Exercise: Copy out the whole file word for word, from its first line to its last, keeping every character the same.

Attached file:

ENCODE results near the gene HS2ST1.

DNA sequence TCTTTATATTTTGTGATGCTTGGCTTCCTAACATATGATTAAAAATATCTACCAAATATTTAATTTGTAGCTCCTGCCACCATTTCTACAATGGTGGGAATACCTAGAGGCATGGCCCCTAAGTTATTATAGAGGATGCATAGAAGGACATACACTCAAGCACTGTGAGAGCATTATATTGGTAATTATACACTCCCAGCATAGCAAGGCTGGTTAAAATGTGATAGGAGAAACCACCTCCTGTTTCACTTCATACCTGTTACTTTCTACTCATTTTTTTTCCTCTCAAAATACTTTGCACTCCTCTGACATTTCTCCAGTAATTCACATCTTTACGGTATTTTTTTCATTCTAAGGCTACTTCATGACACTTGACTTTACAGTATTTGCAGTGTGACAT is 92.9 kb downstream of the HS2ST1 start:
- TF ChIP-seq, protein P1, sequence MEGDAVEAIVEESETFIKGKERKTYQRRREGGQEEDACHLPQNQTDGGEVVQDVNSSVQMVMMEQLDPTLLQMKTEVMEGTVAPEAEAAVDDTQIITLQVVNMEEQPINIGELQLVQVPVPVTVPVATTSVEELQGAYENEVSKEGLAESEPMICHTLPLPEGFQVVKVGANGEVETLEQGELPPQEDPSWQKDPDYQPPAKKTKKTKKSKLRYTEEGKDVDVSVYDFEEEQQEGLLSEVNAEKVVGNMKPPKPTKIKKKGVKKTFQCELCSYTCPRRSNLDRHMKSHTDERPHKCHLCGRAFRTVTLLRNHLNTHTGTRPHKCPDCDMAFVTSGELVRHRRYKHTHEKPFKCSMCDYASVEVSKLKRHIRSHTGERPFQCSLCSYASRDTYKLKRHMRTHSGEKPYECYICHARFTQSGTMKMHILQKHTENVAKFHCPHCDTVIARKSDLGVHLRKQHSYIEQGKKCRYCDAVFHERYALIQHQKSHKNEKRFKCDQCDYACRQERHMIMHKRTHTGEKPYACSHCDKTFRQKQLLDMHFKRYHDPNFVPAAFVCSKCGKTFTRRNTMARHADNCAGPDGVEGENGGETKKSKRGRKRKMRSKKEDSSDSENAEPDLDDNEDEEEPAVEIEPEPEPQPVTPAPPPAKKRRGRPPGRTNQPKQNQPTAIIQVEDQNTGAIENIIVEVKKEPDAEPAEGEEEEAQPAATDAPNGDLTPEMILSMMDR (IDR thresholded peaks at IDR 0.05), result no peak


ENCODE results near the gene HS2ST1.

DNA sequence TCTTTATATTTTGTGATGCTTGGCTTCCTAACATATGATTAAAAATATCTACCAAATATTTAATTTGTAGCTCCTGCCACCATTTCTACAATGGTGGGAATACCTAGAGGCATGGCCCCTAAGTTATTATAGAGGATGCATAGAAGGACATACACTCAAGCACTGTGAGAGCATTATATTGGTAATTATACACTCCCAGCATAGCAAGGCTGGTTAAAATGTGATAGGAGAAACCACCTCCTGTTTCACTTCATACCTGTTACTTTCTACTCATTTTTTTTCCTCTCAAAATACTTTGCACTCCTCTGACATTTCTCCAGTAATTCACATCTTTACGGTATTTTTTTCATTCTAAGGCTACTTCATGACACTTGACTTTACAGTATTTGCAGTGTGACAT is 92.9 kb downstream of the HS2ST1 start:
- TF ChIP-seq, protein P1, sequence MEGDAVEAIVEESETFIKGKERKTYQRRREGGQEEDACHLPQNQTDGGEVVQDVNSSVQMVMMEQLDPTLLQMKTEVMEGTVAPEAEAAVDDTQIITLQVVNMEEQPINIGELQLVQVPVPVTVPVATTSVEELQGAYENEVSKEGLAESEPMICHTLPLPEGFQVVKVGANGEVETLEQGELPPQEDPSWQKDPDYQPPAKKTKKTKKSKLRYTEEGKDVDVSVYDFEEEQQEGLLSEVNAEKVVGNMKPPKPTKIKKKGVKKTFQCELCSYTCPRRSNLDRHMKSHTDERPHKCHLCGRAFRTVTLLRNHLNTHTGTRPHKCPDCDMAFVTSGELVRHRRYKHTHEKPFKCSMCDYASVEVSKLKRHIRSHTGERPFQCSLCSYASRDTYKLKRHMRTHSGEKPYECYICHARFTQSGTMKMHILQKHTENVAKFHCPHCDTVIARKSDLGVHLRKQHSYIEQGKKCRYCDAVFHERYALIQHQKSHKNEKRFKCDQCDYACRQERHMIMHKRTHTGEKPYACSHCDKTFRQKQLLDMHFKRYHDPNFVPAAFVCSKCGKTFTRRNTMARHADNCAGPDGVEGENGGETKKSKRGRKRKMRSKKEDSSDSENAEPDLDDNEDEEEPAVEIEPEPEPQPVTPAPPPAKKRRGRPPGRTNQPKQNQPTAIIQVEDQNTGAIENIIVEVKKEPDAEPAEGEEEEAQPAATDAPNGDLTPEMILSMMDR (IDR thresholded peaks at IDR 0.05), result no peak